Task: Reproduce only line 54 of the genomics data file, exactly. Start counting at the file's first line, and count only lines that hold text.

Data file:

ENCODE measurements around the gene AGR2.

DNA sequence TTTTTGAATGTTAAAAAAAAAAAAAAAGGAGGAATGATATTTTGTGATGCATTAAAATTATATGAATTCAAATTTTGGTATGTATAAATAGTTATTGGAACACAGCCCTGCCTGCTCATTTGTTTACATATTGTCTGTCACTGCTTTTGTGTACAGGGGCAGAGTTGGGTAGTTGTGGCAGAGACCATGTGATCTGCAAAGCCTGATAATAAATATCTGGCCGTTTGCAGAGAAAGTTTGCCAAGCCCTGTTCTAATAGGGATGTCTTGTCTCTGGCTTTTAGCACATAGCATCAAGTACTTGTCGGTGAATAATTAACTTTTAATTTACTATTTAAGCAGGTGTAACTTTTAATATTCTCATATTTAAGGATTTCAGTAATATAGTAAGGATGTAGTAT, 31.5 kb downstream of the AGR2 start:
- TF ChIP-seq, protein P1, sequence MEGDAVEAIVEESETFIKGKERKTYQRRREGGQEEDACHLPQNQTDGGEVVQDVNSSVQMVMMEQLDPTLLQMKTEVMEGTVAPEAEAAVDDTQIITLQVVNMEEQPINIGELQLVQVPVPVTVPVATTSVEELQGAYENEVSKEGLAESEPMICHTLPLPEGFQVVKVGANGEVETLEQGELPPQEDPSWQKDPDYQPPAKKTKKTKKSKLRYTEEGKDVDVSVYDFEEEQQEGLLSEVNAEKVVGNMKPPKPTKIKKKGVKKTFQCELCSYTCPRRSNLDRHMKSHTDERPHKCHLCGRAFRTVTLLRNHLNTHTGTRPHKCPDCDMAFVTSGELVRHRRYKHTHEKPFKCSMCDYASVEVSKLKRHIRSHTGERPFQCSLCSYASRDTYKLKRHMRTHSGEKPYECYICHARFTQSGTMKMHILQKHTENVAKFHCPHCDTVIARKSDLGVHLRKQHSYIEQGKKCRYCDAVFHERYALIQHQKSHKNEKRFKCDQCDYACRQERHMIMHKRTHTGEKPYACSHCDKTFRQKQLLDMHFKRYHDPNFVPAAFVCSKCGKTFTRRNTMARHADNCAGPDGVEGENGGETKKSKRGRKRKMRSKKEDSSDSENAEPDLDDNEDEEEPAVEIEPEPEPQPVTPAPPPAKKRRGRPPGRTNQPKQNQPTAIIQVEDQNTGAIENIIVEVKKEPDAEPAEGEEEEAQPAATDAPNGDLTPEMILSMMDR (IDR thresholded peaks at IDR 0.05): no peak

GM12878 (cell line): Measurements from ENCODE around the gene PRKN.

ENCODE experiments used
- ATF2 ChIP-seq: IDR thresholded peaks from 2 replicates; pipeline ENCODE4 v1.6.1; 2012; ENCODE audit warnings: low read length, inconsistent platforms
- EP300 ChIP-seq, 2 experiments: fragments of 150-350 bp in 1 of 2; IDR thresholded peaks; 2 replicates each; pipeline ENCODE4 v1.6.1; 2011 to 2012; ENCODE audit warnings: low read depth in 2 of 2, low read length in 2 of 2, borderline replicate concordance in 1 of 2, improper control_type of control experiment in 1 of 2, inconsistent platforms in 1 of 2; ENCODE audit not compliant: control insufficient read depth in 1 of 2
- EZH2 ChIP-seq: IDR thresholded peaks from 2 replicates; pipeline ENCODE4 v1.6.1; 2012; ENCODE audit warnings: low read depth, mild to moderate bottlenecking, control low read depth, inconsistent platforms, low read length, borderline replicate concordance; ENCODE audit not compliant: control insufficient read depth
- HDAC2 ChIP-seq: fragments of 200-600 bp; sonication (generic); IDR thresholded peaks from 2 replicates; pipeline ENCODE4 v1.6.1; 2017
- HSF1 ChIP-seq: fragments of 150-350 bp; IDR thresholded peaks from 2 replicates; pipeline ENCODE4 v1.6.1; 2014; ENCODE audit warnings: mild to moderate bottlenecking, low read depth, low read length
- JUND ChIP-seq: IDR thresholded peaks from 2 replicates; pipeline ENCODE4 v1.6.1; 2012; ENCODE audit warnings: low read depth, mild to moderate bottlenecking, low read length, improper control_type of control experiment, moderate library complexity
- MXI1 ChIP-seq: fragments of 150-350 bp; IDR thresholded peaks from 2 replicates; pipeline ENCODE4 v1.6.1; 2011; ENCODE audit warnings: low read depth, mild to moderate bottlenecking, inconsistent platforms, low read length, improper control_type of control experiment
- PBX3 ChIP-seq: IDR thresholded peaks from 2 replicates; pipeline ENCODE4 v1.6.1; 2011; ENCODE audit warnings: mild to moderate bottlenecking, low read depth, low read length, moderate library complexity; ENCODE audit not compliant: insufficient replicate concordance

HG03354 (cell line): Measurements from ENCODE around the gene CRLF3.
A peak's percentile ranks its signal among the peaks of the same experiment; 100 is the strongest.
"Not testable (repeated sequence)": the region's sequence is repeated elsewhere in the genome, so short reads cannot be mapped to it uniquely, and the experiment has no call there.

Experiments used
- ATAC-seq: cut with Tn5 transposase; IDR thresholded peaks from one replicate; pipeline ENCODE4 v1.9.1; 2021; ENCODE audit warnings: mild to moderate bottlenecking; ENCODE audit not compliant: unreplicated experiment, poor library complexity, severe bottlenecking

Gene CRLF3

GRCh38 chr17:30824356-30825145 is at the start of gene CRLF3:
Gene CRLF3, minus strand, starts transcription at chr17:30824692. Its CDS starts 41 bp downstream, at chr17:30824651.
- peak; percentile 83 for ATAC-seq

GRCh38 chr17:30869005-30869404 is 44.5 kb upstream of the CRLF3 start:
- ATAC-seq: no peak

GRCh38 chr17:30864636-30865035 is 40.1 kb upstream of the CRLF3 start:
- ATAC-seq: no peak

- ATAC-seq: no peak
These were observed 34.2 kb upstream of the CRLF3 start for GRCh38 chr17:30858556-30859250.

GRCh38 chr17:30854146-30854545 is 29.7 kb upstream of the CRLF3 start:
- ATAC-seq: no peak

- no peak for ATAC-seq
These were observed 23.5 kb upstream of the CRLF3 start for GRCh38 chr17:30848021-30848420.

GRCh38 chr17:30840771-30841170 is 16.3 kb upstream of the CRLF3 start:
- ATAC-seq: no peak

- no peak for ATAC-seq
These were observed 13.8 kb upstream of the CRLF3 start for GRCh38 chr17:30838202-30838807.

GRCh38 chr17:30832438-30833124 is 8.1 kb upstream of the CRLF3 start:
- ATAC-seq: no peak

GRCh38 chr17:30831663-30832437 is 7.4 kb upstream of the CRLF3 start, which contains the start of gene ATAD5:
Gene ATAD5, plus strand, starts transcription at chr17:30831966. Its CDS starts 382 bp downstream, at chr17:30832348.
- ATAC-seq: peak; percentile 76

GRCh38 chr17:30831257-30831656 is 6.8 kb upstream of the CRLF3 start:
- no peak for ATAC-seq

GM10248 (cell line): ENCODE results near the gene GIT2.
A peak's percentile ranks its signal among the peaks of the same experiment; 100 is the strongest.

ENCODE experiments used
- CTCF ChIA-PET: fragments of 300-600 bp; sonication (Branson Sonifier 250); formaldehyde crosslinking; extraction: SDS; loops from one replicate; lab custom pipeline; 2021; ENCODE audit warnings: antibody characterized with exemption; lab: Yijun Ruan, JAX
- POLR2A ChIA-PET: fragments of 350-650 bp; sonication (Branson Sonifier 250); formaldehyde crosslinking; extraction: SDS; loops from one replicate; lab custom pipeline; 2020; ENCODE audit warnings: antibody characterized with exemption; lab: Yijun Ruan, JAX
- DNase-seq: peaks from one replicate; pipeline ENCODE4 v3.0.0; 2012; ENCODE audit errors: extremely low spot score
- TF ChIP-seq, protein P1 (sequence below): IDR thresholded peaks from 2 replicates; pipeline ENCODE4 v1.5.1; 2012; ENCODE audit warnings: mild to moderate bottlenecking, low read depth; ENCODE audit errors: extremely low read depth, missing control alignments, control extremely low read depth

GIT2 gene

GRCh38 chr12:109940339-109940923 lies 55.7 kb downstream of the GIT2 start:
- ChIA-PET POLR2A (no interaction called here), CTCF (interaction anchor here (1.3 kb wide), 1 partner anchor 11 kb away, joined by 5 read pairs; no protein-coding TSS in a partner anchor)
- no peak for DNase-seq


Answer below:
- no peak for DNase-seq